Citizen-science study finds a new disease in New Hampshire ticks

  • Distribution of tick populations and disease prevalence, 2018. Sharon McElroy / BeBop Labs

  • Distribution of tick populations and disease prevalence, 2018. Sharon McElroy—BeBop Labs

Concord Monitor
Published: 5/5/2019 10:19:06 PM
Modified: 5/5/2019 10:19:04 PM

A citizen-science study based in Plymouth, N.H., has found what appears to be state’s first case of a new tick-borne disease and also produced some unwanted news: Tick bites are dangerous all year round.

The first year of research by the nonprofit BeBop Labs has found that while the chance of encountering a tick declines in winter — although it doesn’t disappear entirely unless the ground is covered with snow — the diseases passed through tick bites, including Lyme, do not dissipate.

“When we looked at what time of year do we find tick-borne diseases (in ticks), there was no trend. It really looks like there are diseases all year round, even the co-infections; no spikes, no trends,” said Kaitlyn Morse, a Ph.D. who started and runs the nonprofit BeBop Labs in Plymouth.

This is the first round of analyzing ticks that had been found and sent in by volunteers. A total of 1,654 ticks were sent in last year — 1,100 dog ticks and 554 black-legged ticks, often called deer ticks. Of those, 822 were tested for a number of diseases. Depending on where in the state they were collected, between one-quarter and one-half of ticks carried pathogens that cause at least one disease, usually Lyme.

Between 5% and 10% of ticks carried a disease-causing pathogen known as anaplasmosis, while a third pathogen commonly associated with black-legged ticks, basesia, was more erratic. In Merrimack County, 12.5% of ticks carried babesia as did nearly as many in Rockingham County, yet in half the state’s counties it was not found at all.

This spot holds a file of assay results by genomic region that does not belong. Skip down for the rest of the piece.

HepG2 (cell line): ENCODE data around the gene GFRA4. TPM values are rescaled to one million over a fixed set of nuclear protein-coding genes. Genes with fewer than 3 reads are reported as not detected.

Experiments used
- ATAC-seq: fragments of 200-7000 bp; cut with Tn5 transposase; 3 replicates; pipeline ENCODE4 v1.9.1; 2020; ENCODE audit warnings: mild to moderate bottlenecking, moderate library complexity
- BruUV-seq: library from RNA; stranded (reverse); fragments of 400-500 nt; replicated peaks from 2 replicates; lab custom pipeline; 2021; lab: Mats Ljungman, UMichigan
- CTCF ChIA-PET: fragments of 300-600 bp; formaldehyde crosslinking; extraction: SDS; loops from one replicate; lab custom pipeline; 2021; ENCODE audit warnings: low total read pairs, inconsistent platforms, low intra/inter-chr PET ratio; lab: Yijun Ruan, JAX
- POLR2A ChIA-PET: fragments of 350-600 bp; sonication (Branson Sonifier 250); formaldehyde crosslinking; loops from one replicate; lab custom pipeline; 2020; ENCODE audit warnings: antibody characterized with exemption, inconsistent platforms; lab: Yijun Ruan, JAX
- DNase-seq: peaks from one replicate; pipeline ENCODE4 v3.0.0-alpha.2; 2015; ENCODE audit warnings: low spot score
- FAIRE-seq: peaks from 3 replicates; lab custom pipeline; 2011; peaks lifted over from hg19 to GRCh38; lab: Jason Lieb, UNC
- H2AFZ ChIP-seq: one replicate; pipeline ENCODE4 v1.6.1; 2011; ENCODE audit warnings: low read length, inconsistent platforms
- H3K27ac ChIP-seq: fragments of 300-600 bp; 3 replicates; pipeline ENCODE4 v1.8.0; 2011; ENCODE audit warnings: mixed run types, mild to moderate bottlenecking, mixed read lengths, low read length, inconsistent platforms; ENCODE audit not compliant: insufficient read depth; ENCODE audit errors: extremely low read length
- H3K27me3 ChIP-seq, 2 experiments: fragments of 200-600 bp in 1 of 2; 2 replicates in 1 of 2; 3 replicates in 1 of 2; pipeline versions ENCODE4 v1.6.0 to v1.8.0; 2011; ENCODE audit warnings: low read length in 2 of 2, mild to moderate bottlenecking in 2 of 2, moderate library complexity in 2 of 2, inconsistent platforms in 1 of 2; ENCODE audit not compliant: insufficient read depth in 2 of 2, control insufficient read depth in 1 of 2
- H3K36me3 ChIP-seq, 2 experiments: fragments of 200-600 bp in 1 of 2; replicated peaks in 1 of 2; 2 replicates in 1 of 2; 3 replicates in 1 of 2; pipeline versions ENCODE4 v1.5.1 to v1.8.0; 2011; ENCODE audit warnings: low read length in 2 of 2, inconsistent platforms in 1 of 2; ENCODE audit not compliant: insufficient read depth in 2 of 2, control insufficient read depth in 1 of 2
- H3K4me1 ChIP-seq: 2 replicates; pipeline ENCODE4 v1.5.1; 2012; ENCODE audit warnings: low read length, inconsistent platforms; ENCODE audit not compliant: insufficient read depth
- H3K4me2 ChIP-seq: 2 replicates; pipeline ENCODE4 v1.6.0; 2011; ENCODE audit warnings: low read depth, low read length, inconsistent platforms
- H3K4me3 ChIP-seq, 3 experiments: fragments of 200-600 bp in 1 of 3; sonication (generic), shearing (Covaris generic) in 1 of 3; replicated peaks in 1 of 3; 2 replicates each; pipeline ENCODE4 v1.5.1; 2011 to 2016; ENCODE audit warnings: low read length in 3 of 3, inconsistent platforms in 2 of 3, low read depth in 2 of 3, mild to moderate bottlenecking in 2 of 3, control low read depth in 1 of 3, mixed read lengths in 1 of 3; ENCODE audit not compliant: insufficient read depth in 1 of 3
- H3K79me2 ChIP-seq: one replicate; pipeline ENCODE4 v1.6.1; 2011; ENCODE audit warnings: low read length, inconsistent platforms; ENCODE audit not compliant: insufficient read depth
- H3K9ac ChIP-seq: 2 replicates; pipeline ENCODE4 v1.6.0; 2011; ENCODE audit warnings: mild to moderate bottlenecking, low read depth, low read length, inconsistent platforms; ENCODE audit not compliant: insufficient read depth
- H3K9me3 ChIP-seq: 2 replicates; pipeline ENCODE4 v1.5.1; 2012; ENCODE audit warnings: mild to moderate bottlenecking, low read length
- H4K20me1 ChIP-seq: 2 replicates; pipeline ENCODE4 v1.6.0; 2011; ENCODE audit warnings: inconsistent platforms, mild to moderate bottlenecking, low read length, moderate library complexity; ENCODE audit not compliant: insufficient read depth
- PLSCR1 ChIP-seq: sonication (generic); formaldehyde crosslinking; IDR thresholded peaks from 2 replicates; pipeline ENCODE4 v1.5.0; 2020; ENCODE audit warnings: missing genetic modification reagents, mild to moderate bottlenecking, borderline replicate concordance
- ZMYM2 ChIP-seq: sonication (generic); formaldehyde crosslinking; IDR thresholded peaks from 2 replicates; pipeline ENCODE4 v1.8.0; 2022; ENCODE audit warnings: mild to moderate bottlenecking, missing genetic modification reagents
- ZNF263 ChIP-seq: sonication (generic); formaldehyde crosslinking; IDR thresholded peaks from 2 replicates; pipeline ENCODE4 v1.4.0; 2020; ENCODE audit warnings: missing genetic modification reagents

More results can be found at the website The program emphasizes prevention — dressing and behaving in ways to minimize the chance of encountering a tick.

Morse cautioned against reading too much into the data because it represents only one year.

“In my opinion I think there needs to be three years of data to get a real trend. Some of the counties are not well-represented,” she said. “But it is, I think, an indication of what’s out there.”

The disease data was combined with public data from UMass Amherst Lab of Medical Zoology and a firm called Ticknology, she said.

Last year the program asked people to send in ticks they pluck off their clothing or their skin, along with information about when and where the ticks were found. The goal is to create information that is specific to time and place about the risk of getting Lyme and other tick-borne diseases.

The first year’s population numbers confirmed a well-established understanding that there is a season for encountering the ticks that carry Lyme and related diseases – actually, two seasons.

Right now is prime season for both black-legged ticks, often known as deer ticks, and dog ticks, since newborn ticks are out and hungry in April and May. For black-legged ticks, September and October also are prime time as they bulk up for winter, while dog ticks are rarely encountered after early summer, according to the BeBop Labs data. Dog ticks are much less of a concern to people; none of the them tested by the group carried Lyme or other diseases.

A surprising — and distressing — piece of information from tick testing was the presence of a disease pathogen called miyamotoi.

“This is the documented case in New Hampshire of ticks with miyamotoi,” Morse said.

While this disease was much less prevalent than Lyme, it was about as common as, babesia which is often found in Lyme-bearing ticks. In ticks collected in Grafton County, in fact, miyamotoi was found in 5% of ticks, compared with just 3% for babesia.

BeBop Labs, named after Morse’s chocolate Labrador retriever, seeks to combine research into tick-borne diseases, GIS mapping and sociological research with outreach and public education on the other. It received confirmation as a tax-exempt nonprofit this month.

Morse said she started the project partly because she felt that understanding of tick-borne diseases was lacking in central and northern New Hampshire, as compared to long-running concern in the southern portions of the state.

“Neighboring states have more data and information than New Hampshire, they have programs in place. New Hampshire is often following on their coattails,” she said. “This could make New Hampshire a leader in tick surveillance — using hands-on science, having every individual be proactive in answering their own questions.”

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